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  4. Theresa1:34 AM

    "With Major Lawrence, mercy is a passion. With me, it is merely good manners. You may judge which motive is the more reliable."

    What a perfect quote (from a perfect movie!). Describes very well the reasoning behind the choices many a HFA makes during social interaction. :)

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  5. This is fascinating, and very timely for us. My son is 9, and extremely bright/gifted. Started reading at 2.5 yrs., and hasn't stopped since. Also very gifted in mathematics, and very frustrated with the slow pace of learning in school. Interestingly, transitions have always been a huge problem for him, starting in toddlerhood. He has to be given advanced warning on any change to be made, or it is very difficult for him. He also is reluctant to do things that are not of inherent interest or importance to him, leaving some (like teachers) to think that while capable, he is stubborn, difficult, or distracted. How does one affect the emotional/social motivation reward center in the brain referenced above?? He has been referred for ADHD diagnosis 2ce, and both times come back that he "doesn't have it," and now seems to be suffering from perfectionism/anxiety. This sounds much more like it. Is there a way to improve his task-switching ability? How can we treat such a condition? Thanks SO much.

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  6. This is fascinating, and very timely for us. My son is 9, and extremely bright/gifted. Started reading at 2.5 yrs., and hasn't stopped since. Also very gifted in mathematics, and very frustrated with the slow pace of learning in school. Interestingly, transitions have always been a huge problem for him, starting in toddlerhood. He has to be given advanced warning on any change to be made, or it is very difficult for him. He also is reluctant to do things that are not of inherent interest or importance to him, leaving some (like teachers) to think that while capable, he is stubborn, difficult, or distracted. How does one affect the emotional/social motivation reward center in the brain referenced above?? He has been referred for ADHD diagnosis 2ce, and both times come back that he "doesn't have it," and now seems to be suffering from perfectionism/anxiety. This sounds much more like it. Is there a way to improve his task-switching ability? How can we treat such a condition? Thanks SO much.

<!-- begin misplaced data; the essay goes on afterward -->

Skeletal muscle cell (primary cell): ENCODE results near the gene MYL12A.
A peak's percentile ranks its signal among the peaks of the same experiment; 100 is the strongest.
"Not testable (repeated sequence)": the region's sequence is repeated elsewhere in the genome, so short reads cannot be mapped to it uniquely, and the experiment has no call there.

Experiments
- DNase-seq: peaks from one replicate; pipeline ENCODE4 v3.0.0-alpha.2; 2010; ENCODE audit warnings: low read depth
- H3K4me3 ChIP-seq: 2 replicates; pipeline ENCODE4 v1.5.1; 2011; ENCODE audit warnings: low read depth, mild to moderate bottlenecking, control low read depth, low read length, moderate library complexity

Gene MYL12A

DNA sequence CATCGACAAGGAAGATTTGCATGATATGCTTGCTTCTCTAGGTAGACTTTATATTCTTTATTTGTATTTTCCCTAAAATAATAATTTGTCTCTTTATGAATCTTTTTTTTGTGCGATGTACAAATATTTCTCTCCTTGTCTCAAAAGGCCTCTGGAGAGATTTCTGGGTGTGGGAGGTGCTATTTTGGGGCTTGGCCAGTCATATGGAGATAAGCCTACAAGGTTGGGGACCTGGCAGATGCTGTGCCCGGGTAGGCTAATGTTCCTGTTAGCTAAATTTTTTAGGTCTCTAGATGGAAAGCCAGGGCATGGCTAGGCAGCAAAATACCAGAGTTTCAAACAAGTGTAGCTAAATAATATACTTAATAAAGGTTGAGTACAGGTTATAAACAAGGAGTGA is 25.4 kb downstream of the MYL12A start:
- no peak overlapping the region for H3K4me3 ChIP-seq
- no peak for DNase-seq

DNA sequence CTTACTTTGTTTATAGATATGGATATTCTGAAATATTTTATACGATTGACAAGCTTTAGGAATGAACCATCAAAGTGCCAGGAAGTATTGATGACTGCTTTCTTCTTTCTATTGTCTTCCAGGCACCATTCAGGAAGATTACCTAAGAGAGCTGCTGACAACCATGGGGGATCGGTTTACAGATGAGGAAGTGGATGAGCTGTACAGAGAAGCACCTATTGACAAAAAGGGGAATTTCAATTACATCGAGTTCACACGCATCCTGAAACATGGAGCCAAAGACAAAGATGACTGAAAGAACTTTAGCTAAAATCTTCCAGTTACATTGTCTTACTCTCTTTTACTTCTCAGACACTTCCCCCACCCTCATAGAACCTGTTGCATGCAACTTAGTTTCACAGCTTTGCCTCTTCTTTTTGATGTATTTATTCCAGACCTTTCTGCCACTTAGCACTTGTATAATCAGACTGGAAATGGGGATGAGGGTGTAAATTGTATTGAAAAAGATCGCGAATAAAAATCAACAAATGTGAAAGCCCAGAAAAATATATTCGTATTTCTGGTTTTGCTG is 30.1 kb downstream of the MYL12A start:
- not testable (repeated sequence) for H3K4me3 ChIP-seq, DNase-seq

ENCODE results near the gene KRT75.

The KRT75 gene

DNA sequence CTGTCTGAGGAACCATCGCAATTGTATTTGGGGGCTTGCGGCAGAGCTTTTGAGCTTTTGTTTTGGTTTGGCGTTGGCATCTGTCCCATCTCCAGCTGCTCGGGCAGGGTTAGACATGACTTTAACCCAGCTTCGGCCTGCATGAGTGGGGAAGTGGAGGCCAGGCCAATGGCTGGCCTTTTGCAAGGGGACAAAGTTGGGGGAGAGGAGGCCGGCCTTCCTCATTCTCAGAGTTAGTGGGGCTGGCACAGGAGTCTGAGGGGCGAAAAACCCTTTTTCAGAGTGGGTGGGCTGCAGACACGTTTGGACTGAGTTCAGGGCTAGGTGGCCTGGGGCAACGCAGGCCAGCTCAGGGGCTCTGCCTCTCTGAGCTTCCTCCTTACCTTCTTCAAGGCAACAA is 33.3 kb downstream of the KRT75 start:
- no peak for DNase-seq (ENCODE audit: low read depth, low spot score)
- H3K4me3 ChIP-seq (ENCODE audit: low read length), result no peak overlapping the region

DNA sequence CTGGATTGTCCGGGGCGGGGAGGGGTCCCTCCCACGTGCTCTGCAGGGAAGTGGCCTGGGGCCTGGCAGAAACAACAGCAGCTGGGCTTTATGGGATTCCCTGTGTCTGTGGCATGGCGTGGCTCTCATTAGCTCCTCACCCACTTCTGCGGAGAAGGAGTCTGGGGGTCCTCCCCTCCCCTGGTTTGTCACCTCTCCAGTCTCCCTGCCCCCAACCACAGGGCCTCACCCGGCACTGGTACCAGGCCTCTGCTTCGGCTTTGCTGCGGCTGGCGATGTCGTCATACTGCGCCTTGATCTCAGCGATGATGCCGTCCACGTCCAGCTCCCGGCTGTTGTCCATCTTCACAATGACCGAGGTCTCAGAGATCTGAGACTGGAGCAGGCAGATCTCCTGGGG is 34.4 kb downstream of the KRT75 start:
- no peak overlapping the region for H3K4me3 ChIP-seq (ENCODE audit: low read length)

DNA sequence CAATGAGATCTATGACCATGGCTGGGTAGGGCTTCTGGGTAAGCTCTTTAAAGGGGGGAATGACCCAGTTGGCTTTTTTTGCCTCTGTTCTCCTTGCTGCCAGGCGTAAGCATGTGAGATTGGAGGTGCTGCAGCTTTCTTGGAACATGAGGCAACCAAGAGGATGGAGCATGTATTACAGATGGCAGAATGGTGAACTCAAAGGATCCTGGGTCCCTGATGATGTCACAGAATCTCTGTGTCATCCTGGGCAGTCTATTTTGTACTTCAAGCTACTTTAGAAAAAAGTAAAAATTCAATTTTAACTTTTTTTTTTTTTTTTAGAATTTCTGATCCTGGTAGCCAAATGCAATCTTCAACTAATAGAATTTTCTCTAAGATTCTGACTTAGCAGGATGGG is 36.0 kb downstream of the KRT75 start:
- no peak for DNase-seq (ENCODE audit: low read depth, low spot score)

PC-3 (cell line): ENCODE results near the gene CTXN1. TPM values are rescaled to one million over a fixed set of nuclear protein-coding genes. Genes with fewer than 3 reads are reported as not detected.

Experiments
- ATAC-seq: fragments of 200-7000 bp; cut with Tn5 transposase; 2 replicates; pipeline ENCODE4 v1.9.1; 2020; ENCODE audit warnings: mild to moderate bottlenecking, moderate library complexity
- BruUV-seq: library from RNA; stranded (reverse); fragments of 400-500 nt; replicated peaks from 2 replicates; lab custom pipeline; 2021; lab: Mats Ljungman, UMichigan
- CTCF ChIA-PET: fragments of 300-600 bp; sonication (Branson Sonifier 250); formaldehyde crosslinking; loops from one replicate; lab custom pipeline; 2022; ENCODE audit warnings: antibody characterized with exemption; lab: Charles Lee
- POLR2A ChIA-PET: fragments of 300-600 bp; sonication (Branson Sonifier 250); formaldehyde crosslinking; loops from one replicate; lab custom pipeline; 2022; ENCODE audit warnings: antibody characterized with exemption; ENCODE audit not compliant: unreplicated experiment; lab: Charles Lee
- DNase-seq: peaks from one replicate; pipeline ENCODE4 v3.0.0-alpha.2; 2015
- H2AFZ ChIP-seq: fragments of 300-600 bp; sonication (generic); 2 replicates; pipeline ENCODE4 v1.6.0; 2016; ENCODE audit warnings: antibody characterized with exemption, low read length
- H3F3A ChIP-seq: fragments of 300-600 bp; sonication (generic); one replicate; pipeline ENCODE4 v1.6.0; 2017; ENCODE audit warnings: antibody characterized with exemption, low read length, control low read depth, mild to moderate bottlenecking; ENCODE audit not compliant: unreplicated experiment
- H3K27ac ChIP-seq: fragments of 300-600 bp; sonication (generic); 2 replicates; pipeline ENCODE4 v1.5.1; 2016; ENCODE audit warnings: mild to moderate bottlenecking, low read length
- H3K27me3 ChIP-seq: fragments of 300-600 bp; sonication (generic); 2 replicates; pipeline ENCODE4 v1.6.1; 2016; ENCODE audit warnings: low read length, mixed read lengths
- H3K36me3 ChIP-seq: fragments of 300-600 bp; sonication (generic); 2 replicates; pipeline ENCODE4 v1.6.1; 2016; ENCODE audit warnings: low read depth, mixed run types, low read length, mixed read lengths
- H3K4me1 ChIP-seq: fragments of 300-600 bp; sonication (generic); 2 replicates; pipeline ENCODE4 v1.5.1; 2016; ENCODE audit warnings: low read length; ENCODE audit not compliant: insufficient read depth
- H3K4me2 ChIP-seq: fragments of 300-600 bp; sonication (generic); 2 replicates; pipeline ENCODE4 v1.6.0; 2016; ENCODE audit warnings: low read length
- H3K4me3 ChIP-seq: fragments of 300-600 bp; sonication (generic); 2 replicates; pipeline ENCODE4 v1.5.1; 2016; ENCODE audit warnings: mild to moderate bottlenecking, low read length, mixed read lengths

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  7. For gifted children, often it's really valuable having them reflect (and when appropriate, critique)their own tendencies and temperament.

    We like drawing the analogy between Ben Hur and the four horses driving his chariot - and the gifted "brains on fire." You have to be stronger to hold the horses together and get them driving in one direction, than if you only had one horse.

    All children do better with practice as task switching, but it's important at this age to give him more responsibility in the decision making process in general.

    It's not uncommon that these kids have a smaller circle that they really feel allegience to (e.g. their immediate family), and then having heart-to-heart talks about what different responsibilities there are (ought to do, got to do, like to do) and possibilities for compromise can allow you to make progress.

    Hope some of this helps,